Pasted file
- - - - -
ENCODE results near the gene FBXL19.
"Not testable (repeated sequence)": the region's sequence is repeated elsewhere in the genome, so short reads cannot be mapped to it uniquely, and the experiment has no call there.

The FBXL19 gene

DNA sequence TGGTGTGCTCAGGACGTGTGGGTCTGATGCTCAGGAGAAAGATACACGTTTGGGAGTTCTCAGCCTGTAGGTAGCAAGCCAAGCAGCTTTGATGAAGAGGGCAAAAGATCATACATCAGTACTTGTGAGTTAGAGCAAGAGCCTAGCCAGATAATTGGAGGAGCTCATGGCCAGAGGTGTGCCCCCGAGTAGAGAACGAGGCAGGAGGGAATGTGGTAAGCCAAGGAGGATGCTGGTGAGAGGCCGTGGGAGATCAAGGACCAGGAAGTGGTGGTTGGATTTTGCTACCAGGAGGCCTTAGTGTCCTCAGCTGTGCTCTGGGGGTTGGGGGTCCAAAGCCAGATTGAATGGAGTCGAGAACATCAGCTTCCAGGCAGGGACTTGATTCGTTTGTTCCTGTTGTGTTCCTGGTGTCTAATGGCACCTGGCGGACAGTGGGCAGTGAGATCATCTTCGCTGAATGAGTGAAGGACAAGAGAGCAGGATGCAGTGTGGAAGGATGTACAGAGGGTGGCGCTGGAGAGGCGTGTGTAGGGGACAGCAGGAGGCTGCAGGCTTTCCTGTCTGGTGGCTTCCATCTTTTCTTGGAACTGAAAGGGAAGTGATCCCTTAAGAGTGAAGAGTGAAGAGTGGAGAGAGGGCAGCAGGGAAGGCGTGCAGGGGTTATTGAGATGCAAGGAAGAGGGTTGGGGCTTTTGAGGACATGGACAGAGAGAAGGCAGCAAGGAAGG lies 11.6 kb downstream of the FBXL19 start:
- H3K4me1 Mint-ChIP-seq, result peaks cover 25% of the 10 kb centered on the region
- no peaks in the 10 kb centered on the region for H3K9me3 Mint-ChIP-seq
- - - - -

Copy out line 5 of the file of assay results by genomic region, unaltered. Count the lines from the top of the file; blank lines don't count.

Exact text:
- H3K4me1 Mint-ChIP-seq, result peaks cover 25% of the 10 kb centered on the region